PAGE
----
After months of delayed negotiations between Russia and Ukraine on the future of gas flow to Europe, the two sides have finally reached an agreement under EU mediation just days before Ukraine’s current, 10-year gas transit agreement expires.
Under the terms agreed by Russian gas giant Gazprom and Naftogaz, Ukraine’s national energy holding, Russia will continue to supply Europe through Ukraine for another five years for which Ukraine will set “higher transportation tariffs.” The minimum transit volume was set at 65 billion cubic metres for 2020 and 40 million cubic metres for the next four years.
As part of the agreement, the Russian gas company will pay around 2.9 billion US dollars to Naftogaz based on the decision of a Stockholm arbitration court to settle disputes over gas prices and transit fees.
The deal also requires Ukraine to drop its latest legal claim against Gazprom in which Naftogaz sought 12 billion US dollars in compensation for the Russian company’s refusal to accept market-based gas transit tariffs in 2018 and 2019.
Despite their original intention to strike a 10-year deal, the agreement is seen as a major win for the Ukrainian government since Russia had aimed for just a one-year agreement.
The minimum volume of annual gas transit, envisaged by European and Ukrainian officials, has also been secured, however, the new volume is significantly lower than in the previous years: gas transit through Ukraine totalled close to 87 billion cubic metres in 2018.
“[It is] hard to understate the significance of this agreement. This would mark the first economic/trade deal of any note between Ukraine and Russia in the period since Euromaidan [revolution in 2014],” wrote Ukraine Business News, quoting Timothy Ash, a London-based country analyst.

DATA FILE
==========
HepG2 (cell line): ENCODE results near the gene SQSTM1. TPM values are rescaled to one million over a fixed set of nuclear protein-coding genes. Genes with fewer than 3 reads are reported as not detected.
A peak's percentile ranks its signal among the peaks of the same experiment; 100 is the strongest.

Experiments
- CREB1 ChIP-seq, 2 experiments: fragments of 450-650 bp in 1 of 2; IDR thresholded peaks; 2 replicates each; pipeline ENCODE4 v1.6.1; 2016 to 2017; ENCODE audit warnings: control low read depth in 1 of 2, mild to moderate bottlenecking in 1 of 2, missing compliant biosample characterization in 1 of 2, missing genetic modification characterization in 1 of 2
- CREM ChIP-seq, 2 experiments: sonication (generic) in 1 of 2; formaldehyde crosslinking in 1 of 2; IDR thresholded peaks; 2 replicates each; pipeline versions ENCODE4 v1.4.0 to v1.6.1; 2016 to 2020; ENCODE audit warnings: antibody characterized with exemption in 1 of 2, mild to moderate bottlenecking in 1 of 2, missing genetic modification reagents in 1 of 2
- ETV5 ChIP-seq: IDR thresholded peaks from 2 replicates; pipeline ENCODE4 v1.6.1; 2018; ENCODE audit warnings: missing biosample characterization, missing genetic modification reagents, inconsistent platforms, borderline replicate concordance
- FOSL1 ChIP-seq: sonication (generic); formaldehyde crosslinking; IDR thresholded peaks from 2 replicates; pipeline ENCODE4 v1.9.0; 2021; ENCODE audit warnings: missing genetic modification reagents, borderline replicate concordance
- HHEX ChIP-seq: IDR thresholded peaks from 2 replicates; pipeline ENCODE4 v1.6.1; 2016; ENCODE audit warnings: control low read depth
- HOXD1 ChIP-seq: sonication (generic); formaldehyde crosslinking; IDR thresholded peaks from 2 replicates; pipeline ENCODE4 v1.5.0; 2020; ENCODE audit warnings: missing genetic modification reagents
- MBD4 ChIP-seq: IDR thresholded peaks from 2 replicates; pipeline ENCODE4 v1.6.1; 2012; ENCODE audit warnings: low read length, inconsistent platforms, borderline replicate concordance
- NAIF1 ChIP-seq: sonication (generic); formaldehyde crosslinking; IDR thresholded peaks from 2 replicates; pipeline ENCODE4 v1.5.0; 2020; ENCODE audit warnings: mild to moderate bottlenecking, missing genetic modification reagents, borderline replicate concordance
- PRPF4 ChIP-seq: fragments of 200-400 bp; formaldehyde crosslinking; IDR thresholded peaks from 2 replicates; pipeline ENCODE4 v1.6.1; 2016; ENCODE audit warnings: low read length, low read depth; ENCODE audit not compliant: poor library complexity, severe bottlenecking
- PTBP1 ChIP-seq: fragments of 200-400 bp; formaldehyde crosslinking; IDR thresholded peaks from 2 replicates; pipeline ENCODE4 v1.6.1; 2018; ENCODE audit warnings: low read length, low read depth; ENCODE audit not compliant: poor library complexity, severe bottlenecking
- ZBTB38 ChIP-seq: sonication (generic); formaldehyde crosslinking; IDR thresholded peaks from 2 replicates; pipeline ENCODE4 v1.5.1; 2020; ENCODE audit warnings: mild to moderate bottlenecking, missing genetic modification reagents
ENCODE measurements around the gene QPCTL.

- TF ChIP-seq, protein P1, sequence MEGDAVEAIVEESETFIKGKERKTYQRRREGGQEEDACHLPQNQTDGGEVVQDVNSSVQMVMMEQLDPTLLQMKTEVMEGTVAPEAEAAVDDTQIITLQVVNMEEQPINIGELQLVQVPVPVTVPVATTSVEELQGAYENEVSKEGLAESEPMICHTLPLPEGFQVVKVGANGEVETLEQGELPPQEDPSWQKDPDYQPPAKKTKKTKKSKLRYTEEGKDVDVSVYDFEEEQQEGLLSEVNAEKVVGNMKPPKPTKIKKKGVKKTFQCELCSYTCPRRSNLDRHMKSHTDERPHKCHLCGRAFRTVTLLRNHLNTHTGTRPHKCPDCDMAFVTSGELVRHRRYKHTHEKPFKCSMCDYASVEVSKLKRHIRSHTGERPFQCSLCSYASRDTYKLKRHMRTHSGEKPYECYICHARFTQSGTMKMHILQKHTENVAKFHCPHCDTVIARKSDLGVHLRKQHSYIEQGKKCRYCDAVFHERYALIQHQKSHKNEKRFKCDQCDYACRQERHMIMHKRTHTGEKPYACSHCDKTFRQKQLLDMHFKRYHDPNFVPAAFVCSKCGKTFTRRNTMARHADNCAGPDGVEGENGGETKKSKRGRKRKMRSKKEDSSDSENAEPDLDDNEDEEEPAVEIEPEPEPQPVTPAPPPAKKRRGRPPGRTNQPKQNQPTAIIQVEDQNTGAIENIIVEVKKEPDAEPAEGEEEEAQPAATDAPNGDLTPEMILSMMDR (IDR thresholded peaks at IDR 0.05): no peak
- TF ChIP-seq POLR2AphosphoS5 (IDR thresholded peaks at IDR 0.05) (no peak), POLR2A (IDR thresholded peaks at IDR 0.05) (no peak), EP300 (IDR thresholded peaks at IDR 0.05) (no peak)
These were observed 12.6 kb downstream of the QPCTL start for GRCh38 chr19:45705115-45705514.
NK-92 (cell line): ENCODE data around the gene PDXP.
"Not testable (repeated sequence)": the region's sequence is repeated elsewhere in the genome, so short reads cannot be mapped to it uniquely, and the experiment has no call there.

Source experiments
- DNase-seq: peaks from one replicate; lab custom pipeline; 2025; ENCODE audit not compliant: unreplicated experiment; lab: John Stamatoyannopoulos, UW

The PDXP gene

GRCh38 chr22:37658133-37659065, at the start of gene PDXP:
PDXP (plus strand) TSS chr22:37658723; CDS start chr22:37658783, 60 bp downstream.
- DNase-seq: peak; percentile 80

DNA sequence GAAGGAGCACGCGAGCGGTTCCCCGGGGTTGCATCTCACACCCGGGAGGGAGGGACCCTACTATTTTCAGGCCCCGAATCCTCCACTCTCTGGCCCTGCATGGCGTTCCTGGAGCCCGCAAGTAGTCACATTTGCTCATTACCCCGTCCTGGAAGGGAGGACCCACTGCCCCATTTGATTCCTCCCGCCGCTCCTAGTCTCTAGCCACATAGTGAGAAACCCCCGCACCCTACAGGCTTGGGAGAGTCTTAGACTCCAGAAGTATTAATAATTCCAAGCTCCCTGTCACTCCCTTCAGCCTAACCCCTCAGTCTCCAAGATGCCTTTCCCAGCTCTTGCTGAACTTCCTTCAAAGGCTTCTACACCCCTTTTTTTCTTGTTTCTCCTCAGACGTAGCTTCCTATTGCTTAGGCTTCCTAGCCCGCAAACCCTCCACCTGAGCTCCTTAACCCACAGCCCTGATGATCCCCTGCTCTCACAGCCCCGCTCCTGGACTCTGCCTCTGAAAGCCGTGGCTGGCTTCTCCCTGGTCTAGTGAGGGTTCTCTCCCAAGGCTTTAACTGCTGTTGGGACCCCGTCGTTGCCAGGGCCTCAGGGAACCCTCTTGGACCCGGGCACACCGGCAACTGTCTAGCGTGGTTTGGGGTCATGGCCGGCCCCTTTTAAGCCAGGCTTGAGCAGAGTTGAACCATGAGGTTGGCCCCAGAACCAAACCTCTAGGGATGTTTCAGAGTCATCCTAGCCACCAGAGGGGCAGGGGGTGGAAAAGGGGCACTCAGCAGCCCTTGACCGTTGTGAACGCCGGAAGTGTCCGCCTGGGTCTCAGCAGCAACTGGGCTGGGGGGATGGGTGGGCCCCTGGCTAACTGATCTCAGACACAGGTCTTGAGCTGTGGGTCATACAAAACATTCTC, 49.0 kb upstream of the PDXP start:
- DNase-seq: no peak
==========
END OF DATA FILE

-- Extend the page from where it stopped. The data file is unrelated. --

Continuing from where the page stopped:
Ukraine has filed a number of legal claims at the Stockholm court, which will now be open for discussion separately from the gas transit deal, including a five billion US-dollar Ukrainian claim over Naftogaz’s seized assets in Crimea.
While it was under discussion during the previous rounds of negotiation, Ukraine will not resume buying Russian gas directly. However, the agreement also allows for direct Ukrainian purchases. The country stopped importing Russian gas in 2015 after tensions escalated in the Donbas war in Ukraine’s east. In fear of not making an agreement, Naftogaz accumulated more than 20 billion cubic metres of natural gas from European suppliers.
“The most important thing is that we have provided stability both in the Ukrainian market and in the European ones. This means that Ukraine is a reliable partner, fulfills its obligations, guarantees energy security in the region,” Ukrainian energy and environmental protection minister Oleksiy Orzhel said.
The five-year agreement is likely the result of pressure from the US Congress on Nord Stream 2, a soon-to-be completed Russian pipeline that will deliver gas to Germany through the Baltic Sea, bypassing Ukraine.
Only hours before the Russian-Ukrainian deal was agreed, US president Donald Trump approved a congressional bill sanctioning companies that have taken part in Nord Stream 2’s construction. The pipeline, which is built by a Gazprom-led consortium of Western European companies, has also been heavily criticised by a group of EU lawmakers and certain Eastern European countries, including Poland and Ukraine.
“The terms of the agreement [include] special gratitude to the United States for the strong stand and support,” the Ukrainian government said about the deal, with Naftogaz CEO Andrey Kobolyev saying that “lobbyists from Gazprom in the US Senate have put a lot of effort in saying that everything is fine, don’t worry, there will be an agreement, there’s no need to impose sanctions.”
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